We’re teaming with local residents, socially-engaged artists, and scholars from a range of disciplines to explore better approaches to the competing aims of environmental conservation and sustainable development through the example of this community’s experience.
We’ll be taking our lead from the locals, letting the community drive the development of the project and considering how this approach – combining local storytelling with legal research – can be leveraged to support other communities in different parts of the world.
Lessons we've learned from our conversations, that you can put into practice:
Support local and regional NGOs. See if the big name NGOs you're thinking about supporting have good relationships with local and regional NGOs.
Pay the extra penny and try to be a socially-responsible consumer. Certification schemes like Rainforest Alliance may not be perfect institutions but they are better for local communities than Hersheys or Mondelez are.
Be a responsible tourist. Try to support the local economy when you choose where to stay and what to do. Both of these things can work to crowdsource relationships with communities, empowering them economically and socially.
Support conservation efforts in your own community. Buy local whenever possible, compost and recycle, be mindful of your energy and water consumption. Even small behavioral changes can start a virtuous cycle within your own community.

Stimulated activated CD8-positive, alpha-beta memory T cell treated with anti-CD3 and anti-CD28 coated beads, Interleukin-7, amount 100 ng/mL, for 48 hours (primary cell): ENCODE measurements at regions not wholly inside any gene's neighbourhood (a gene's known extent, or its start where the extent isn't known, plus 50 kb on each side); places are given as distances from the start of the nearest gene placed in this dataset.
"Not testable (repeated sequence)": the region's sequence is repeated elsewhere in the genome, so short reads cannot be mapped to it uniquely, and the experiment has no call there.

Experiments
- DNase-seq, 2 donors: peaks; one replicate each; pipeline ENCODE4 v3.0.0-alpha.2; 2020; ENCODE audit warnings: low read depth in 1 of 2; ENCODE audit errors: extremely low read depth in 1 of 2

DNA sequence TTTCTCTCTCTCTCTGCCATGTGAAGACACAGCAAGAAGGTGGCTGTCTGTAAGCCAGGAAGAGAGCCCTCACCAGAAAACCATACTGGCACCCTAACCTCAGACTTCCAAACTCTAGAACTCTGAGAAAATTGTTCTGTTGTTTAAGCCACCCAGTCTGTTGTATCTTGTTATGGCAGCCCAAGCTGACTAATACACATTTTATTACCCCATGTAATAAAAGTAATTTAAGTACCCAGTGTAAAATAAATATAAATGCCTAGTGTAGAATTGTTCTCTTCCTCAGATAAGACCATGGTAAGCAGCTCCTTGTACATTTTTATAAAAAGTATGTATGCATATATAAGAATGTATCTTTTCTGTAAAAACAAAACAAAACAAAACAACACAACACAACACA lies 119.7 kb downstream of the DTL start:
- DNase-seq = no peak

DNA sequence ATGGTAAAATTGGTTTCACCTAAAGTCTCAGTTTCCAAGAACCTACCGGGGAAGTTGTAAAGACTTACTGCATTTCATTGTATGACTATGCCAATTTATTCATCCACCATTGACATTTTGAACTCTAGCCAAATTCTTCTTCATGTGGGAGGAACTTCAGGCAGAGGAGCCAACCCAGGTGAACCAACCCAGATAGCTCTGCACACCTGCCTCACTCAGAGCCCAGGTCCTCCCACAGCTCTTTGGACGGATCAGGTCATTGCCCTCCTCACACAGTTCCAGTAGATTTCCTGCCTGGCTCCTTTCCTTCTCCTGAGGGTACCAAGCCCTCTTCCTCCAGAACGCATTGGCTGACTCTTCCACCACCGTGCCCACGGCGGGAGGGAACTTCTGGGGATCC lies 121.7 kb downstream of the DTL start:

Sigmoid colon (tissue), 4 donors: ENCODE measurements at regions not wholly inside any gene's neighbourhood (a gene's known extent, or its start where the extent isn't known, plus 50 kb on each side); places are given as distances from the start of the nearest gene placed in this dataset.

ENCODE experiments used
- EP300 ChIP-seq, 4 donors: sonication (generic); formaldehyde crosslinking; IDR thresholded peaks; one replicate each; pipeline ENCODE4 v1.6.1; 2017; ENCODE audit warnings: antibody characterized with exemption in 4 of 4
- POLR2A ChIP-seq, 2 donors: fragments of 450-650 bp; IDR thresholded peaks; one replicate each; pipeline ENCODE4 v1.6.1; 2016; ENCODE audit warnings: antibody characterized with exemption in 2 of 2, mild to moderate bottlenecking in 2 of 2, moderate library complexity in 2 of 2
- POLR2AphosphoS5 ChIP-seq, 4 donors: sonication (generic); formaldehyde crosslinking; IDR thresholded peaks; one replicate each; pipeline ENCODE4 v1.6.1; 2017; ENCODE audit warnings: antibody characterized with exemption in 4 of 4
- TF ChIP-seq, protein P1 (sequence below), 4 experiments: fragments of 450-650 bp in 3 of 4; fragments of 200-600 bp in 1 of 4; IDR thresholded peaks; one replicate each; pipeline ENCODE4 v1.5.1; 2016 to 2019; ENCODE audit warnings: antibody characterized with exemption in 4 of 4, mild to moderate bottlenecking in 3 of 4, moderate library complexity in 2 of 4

If you'd like to support our project, you can contact usjoin our volunteer network, or donate to our Indiegogo campaign until November 24 (or to our Fiscal Sponsor after this date). If you’re an interested organization, grantmaker, media outlet, creative professional, academic, or anyone with good ideas, we want to partner with you! Click here to add your support to your To-Do list.
This project is part of GOOD's series Push for Good-- our guide to crowdsourcing creative progress.
The Rich Coast Project is a sponsored project of Fractured Atlas, a non-profit arts service organization. Contributions for the charitable purposes of The Rich Coast Project must be made payable to “Fractured Atlas” only and are tax‐deductible to the extent permitted by law.

Monday, November 11, 2013

Remembering the Dead

Sunday Morning Sermon - Nov 10 2013

"Death leaves a heartache no one can steal, love leaves a memory no one can steal" - taken from a headstone in Ireland.

Poppy day is just around and remembering the war dead from the many wars that have passed before has become a vital part of our lives in November.

Ian Hussein, director for the Commonwealth War Graves Commission (CWGC), states that the act of remembering the dead of the First and Second World War, is an important message in helping avoid future wars. Describing the remembrance period as "highly significant", he said: "It's to pay tribute to those who gave their lives but also to remember this is part of our history. It's very important to understand what happened, why it happened and what can be done in the future to prevent future conflict."